GALLAGHER, Associate Judge, with whom Associate Judge KERN joins, dissenting:

The record in this case, involving a sexual assault charge, establishes that, upon the defendant's motion, the trial court ordered that the complaining witness must undergo a psychiatric examination by a doctor suggested by the defendant. There was no affidavit to support this motion, nor was a hearing held to take testimony on this sensitive situation to determine whether the defendant could successfully carry the factual burden of establishing that the motion should be granted. There were merely unsupported allegations of defense counsel, which incidentally were, for the most part, directly controverted by assertions of government counsel. See United States v. Butler, 325 F. Supp. 886 (D.D.C. 1971), aff'd, 156 U.S.App.D.C. 356, 481 F.2d 531 (1973) (trial judge should not exercise discretion to order psychiatric examination in absence of substantial factual predicate; bare allegation that government witnesses were drug addicts not sufficient); United States v. Klein, 271 F. Supp. 506 (D.D.C. 1967), aff'd sub nom. Hamilton v. United States, 139 U.S.App.D.C. 368, 433 F.2d 526, cert. denied, 402 U.S. 944, 91 S.Ct. 1612, 29 L.Ed.2d 112 (1970) (defendant not entitled to pretrial psychiatric examination of witness on mere allegation of mental disorder characterized by tendency to prevaricate); Ballard v. Superior Court of San Diego County, 64 Cal.2d 159, 49 Cal.Rptr. 302, 313, 410 P.2d 838, 849 (1966) (judge should exercise discretion in sex case only if defendant presents a compelling reason).

During argument at the trial court level, defense counsel alleged that the complaining witness was reported to have said on a previous occasion that she has a complex against all men. This, Judge Ferren's opinion says, the government acknowledged at the argument. In the interest of a fair portrayal of the record, I recite what the government actually said:


Here she is, being admitted to the hospital, about to lose, she thinks, an unborn child; her husband has betrayed her; her supervisor has beaten her; her whole world has changed; all of the things she had faith in have gone. And she says, in a moment of hate, "I hate all men."

Your Honor, if that is not a situation in which a normal human being would utter that, then the whole world is topsy-turvy. Your Honor, it would be an injustice to invade her privacy, to order her to undergo a psychiatric examination. That was really what we wanted to put before the Court, because that is what the Court made its ruling upon.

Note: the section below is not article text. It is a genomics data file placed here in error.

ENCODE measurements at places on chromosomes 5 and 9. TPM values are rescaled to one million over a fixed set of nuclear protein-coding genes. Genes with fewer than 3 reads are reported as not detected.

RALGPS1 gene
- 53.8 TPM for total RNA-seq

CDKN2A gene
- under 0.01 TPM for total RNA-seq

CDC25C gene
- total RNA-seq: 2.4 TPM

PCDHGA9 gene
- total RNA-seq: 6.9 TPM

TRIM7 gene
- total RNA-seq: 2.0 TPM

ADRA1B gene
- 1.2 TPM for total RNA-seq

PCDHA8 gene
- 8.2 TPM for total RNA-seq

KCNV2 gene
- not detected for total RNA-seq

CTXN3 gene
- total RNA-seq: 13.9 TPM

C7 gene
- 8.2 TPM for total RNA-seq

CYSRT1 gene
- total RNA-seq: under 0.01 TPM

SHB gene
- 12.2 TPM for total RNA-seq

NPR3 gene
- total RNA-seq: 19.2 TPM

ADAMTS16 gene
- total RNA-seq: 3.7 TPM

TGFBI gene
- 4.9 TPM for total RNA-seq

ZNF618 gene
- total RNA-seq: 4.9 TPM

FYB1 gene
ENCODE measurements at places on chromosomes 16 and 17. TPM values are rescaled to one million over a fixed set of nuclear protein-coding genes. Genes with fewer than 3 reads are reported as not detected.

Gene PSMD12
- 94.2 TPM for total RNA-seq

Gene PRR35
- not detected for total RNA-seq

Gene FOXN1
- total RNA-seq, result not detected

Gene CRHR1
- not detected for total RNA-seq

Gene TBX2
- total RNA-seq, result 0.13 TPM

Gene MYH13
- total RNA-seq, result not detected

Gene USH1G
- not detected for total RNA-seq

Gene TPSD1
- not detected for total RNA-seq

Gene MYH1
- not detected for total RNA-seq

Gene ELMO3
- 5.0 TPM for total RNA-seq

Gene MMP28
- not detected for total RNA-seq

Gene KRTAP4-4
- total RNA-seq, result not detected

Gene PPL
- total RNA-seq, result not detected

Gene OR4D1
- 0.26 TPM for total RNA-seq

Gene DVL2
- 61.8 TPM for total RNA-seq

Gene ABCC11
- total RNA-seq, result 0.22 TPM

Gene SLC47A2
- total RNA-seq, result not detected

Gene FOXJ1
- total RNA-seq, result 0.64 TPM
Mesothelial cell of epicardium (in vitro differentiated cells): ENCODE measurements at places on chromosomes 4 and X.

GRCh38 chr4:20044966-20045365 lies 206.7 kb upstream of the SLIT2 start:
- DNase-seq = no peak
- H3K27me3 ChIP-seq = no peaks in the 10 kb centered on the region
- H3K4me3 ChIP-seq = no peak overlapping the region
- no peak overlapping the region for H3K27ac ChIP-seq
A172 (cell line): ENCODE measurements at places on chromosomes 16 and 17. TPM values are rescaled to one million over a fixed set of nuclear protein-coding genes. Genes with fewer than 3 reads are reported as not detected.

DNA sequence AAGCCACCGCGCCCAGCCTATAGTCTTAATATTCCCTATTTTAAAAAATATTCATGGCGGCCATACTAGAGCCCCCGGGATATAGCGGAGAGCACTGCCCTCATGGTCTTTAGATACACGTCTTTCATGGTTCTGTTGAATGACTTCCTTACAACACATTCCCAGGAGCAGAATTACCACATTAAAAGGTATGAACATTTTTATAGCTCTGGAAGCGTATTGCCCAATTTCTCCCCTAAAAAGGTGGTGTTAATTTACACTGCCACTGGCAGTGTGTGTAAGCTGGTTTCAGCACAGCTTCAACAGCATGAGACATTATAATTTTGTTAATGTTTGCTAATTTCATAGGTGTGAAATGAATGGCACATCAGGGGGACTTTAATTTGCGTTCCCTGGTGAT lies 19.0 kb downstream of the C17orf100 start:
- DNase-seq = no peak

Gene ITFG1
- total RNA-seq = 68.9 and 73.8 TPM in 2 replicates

This serves to demonstrate dramatically what my opinion stands for: the need for an evidentiary hearing on this type of contested motion in order to determine whether the movant can carry the heavy burden required by law. The basis for the requirement of an evidentiary hearing in a case such as this is graphically demonstrated by Judge Ferren's concerned separate opinion in this case.

I would not get bogged down on a doctrinaire question of whether we have before us an appealable order. Instead, I would come to grips with the real life problem in the case because of the important implications and the urgent need to lay down guidelines. In so doing, I would treat the appeal as a petition for writ of mandamus (or prohibition) which in accordance with a custom sometimes followed, I would deny. See, e. g., Bowman v. United States, D.C.App., 412 A.2d 10 (1980) (mandamus would lie to prevent trial judge from compelling defendant's disclosure of the nature of his defense; however, court refrained from issuing the writ on the assumption that trial court would vacate his order without such pressure); United States v. Moultrie, D.C.App., 340 A.2d 828 (1975) (appellate court refrained from issuing mandamus because trial court would be sure to follow the reasoning of the appellate court and quash the subpoena in issue); Freeman v. Smith, D.C.App., 301 A.2d 217 (1973) (in light of appellate court's ruling on point of law and transmittal of certified copy of opinion to trial judge, it was unnecessary to issue writ of mandamus). But in so doing — also in following custom — I would suggest to the trial court that it vacate its order requiring the complaining witness to undergo the psychiatric examination and hold the evidentiary hearing to determine first whether the defendant can successfully carry the heavy factual burden required to support his extraordinary motion.